The science of nonduality, as I understand it and as conveyed by teachers like Michael and Matt, actually points to the limitations of our conscious mind as it struggles to control life, and opens the way to an easing of internal tension as one trusts a different level of belief which is accessible through sensation and feeling.
This was one of the inherent contradictions I have found in trying to “study” life and consciousness—and it was brought home to me dramatically when I was a teacher of technology.
At one of the venues where I taught Microsoft Office, instructors would gather each evening in the Instructor Lounge after a long day in the classroom and discuss their latest work and projects; inevitably it became a game of competition and one upsmanship as one tried to top the other in terms of what he or she (mostly he) knew about the latest programs.
While the SAND conference might have had little or none of this dynamic, my current inclination was more to a community experience of these ideas rather than a series of lectures, although these speakers have influenced my own growth dramatically with their presentations.
Here are some of the other SAND participants whom I’ve encountered either directly or online, whose work I find particularly insightful.
Bentinho Massaro – is a 23 year old clear thinker and communicator who has an uncanny ability to take one past the “dueling concepts” in one’s thinking mind to what seems to be their source—and point to a level of peace that I find very calming.
Scott Kiloby – is a teacher and writer whose dialogs online I found very enlightening. Like the others, the basic teaching seems very simple: “Take a moment to rest in presence. Let everything be as it is.”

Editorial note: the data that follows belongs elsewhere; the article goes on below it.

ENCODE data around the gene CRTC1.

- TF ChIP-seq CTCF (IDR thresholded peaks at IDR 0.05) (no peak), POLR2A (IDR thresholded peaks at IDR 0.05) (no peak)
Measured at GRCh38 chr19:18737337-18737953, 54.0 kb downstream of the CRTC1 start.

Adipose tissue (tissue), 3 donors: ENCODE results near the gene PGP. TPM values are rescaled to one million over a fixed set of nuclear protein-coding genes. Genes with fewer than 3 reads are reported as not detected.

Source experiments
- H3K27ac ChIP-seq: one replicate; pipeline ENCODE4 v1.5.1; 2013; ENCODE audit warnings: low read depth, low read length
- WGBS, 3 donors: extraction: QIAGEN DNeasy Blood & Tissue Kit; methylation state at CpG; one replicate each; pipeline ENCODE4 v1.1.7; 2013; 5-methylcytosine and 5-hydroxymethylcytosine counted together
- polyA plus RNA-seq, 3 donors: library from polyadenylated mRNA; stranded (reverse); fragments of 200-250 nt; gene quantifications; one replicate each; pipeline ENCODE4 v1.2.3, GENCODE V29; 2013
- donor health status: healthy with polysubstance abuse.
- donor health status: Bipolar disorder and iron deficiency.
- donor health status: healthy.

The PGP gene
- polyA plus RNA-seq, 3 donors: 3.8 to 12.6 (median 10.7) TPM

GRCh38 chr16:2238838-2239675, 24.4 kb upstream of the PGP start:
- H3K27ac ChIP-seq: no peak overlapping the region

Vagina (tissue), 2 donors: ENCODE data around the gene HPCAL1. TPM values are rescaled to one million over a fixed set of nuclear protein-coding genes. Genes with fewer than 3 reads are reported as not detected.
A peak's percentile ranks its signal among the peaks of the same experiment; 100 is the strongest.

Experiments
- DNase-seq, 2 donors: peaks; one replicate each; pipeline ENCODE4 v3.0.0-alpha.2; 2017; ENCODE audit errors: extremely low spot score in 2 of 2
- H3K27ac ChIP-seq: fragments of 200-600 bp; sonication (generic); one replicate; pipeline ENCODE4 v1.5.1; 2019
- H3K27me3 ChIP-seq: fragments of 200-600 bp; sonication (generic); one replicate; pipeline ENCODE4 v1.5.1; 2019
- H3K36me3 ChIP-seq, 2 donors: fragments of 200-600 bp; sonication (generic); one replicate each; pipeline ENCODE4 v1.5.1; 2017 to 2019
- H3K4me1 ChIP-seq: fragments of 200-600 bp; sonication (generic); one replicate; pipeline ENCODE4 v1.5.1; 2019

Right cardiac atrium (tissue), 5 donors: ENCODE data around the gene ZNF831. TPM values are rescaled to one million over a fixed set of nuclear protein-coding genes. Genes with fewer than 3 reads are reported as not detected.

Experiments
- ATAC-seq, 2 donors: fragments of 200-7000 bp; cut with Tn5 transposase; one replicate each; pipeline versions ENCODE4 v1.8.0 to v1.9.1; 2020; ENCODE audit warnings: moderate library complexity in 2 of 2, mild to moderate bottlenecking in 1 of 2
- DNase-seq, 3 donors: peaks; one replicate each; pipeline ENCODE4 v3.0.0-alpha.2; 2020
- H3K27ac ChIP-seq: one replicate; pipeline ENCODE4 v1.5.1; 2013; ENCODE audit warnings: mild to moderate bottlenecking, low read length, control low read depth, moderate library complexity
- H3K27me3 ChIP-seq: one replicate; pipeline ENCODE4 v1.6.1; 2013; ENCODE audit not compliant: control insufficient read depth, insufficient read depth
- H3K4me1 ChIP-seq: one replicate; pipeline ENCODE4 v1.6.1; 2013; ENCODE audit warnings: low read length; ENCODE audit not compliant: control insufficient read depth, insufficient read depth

Jeff Foster – is another speaker whose videos exude a depth and clarity that I love. He has a unique approach to locating or perhaps dislocating the underlying “self” that can cause confusion for many.
Peter Russell – is a well known writer who I find effective in his ability to do what the SAND conference generally promises—bring the insight of science to issue of mind and consciousness.
Rupert Spira is another eloquent speaker, whose insight points the intellect past itself and makes the listener inwardly quietly aware of a nature beyond thought.
These are only five of the participants whose work and sessions and SAND I would recommend from a personal perspective; the others are no less brilliant and if any of the ideas in this blog resonate with you, I suggest you look at the the Science and Nonduality Conference web site for more information and perhaps attend a future event.
For myself, I am involved in my own inquiries and really seek a balance between the continuing “search” for any belief or truth, and the experience of just allowing myself to experience the myriad of ways life is unfolding for me, instead of trying to grasp and understand it from an intellectual or scientific perspective.
To some this may sound like a passive withdrawal, but in actuality, as Matt Kahn pointed out so effectively over the weekend, putting one’s attention on the energies of life, rather than on one’s own “problems” is an active practice, but one that can truly lead to clarity and peace.
And finally, we need other people. The library can only take you so far. Ultimately you need a community too.